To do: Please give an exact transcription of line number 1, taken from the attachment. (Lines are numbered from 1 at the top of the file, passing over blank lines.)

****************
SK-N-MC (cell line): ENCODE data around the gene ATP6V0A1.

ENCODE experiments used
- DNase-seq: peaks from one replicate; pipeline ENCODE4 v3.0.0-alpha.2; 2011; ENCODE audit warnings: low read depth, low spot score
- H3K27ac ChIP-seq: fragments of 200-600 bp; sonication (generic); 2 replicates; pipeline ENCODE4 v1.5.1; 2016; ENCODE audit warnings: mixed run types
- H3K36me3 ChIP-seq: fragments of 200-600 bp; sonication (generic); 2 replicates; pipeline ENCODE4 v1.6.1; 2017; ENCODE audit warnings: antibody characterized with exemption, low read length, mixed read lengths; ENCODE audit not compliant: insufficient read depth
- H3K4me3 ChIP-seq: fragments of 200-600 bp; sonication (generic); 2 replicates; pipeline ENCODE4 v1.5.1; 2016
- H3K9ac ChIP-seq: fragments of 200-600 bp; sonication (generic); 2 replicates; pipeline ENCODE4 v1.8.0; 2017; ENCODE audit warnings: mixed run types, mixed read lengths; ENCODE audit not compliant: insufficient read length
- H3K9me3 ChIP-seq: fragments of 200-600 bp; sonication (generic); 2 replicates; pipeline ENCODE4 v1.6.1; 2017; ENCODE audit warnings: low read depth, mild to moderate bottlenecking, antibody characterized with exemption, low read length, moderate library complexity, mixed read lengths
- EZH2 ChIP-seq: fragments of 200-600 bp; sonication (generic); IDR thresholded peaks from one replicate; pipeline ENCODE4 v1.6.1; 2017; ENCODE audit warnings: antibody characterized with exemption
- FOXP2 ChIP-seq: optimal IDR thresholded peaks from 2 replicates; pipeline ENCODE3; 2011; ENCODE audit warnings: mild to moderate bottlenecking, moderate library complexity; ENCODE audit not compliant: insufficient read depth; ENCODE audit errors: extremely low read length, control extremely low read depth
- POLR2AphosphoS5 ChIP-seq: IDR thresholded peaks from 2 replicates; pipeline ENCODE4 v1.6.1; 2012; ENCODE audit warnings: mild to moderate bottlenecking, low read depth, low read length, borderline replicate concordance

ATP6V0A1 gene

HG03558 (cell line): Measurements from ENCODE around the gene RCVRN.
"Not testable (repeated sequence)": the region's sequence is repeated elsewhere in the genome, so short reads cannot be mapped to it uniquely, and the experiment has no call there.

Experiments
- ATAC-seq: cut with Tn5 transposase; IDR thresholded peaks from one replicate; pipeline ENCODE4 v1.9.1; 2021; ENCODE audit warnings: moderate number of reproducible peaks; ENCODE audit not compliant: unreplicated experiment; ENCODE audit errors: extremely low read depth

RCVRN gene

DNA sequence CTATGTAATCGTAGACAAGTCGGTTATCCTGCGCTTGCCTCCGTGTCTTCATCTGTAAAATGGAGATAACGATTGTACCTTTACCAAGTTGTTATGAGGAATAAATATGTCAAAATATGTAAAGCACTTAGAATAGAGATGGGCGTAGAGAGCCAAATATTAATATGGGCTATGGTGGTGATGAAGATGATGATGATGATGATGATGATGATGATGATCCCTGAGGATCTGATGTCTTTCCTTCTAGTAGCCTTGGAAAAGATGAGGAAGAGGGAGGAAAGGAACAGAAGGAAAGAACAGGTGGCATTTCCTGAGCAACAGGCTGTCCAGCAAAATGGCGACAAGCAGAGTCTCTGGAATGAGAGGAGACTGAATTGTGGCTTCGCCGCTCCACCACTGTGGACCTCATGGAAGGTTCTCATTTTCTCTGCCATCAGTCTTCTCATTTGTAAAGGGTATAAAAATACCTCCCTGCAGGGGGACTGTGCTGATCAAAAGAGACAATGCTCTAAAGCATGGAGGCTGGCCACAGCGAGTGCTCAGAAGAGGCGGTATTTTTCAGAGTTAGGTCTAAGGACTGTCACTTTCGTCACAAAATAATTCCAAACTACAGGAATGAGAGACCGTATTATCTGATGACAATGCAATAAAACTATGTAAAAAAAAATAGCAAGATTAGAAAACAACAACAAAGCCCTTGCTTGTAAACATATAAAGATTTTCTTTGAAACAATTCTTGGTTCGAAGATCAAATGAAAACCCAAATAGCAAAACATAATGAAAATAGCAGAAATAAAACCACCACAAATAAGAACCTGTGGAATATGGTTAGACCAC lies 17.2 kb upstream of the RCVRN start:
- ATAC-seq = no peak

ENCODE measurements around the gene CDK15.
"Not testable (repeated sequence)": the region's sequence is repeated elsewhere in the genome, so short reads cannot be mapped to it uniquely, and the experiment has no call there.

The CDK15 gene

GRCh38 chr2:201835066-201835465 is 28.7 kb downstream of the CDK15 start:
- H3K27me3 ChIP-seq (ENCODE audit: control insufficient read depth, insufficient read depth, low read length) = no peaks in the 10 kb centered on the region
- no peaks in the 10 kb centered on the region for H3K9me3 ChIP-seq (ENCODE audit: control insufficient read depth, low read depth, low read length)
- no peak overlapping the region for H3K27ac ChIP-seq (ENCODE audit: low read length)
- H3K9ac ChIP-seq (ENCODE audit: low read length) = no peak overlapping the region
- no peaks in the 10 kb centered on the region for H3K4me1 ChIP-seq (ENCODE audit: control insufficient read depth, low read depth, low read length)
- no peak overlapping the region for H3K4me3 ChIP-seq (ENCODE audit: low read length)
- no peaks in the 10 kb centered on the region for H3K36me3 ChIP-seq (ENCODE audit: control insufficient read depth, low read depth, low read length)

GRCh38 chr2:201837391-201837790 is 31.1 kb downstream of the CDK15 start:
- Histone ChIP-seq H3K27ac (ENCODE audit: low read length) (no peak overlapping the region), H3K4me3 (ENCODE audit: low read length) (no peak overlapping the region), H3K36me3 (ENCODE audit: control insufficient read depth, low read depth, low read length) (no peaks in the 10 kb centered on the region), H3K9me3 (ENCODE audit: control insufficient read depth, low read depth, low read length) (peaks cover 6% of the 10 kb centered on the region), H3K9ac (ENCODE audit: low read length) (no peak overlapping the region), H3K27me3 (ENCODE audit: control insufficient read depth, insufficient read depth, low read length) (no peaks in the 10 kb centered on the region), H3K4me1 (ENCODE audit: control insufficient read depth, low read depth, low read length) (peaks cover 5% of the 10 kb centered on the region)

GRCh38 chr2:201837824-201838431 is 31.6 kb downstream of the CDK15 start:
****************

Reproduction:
SK-N-MC (cell line): ENCODE data around the gene ATP6V0A1.